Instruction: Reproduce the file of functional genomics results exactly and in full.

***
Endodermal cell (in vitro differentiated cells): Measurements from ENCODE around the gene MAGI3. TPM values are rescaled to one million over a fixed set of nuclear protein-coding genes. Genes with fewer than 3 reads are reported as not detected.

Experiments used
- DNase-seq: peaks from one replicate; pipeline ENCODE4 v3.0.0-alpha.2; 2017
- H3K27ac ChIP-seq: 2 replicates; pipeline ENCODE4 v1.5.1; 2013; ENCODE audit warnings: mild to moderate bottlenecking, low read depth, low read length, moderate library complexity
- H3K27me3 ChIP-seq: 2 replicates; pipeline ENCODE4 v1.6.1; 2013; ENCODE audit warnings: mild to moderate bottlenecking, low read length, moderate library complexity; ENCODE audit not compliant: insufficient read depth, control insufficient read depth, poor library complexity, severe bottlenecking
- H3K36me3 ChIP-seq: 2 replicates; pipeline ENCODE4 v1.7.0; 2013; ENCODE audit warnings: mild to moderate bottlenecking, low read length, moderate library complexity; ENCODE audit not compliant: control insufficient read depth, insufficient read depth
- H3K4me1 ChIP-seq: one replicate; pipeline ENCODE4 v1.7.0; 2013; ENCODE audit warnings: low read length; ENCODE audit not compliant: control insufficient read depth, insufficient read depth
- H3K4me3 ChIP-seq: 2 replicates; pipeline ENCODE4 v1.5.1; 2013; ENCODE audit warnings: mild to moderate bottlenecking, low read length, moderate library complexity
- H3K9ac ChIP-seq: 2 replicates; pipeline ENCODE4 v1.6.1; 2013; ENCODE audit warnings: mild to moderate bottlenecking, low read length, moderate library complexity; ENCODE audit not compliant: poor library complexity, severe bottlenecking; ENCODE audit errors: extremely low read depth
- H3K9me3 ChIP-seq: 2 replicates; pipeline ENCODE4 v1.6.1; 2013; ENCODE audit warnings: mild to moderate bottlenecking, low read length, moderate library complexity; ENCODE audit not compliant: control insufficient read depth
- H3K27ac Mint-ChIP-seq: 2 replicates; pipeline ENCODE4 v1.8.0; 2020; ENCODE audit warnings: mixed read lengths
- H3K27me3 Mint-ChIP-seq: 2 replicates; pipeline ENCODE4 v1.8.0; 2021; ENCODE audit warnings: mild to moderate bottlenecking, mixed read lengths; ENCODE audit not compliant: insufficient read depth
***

Endodermal cell (in vitro differentiated cells): Measurements from ENCODE around the gene MAGI3. TPM values are rescaled to one million over a fixed set of nuclear protein-coding genes. Genes with fewer than 3 reads are reported as not detected.

Experiments used
- DNase-seq: peaks from one replicate; pipeline ENCODE4 v3.0.0-alpha.2; 2017
- H3K27ac ChIP-seq: 2 replicates; pipeline ENCODE4 v1.5.1; 2013; ENCODE audit warnings: mild to moderate bottlenecking, low read depth, low read length, moderate library complexity
- H3K27me3 ChIP-seq: 2 replicates; pipeline ENCODE4 v1.6.1; 2013; ENCODE audit warnings: mild to moderate bottlenecking, low read length, moderate library complexity; ENCODE audit not compliant: insufficient read depth, control insufficient read depth, poor library complexity, severe bottlenecking
- H3K36me3 ChIP-seq: 2 replicates; pipeline ENCODE4 v1.7.0; 2013; ENCODE audit warnings: mild to moderate bottlenecking, low read length, moderate library complexity; ENCODE audit not compliant: control insufficient read depth, insufficient read depth
- H3K4me1 ChIP-seq: one replicate; pipeline ENCODE4 v1.7.0; 2013; ENCODE audit warnings: low read length; ENCODE audit not compliant: control insufficient read depth, insufficient read depth
- H3K4me3 ChIP-seq: 2 replicates; pipeline ENCODE4 v1.5.1; 2013; ENCODE audit warnings: mild to moderate bottlenecking, low read length, moderate library complexity
- H3K9ac ChIP-seq: 2 replicates; pipeline ENCODE4 v1.6.1; 2013; ENCODE audit warnings: mild to moderate bottlenecking, low read length, moderate library complexity; ENCODE audit not compliant: poor library complexity, severe bottlenecking; ENCODE audit errors: extremely low read depth
- H3K9me3 ChIP-seq: 2 replicates; pipeline ENCODE4 v1.6.1; 2013; ENCODE audit warnings: mild to moderate bottlenecking, low read length, moderate library complexity; ENCODE audit not compliant: control insufficient read depth
- H3K27ac Mint-ChIP-seq: 2 replicates; pipeline ENCODE4 v1.8.0; 2020; ENCODE audit warnings: mixed read lengths
- H3K27me3 Mint-ChIP-seq: 2 replicates; pipeline ENCODE4 v1.8.0; 2021; ENCODE audit warnings: mild to moderate bottlenecking, mixed read lengths; ENCODE audit not compliant: insufficient read depth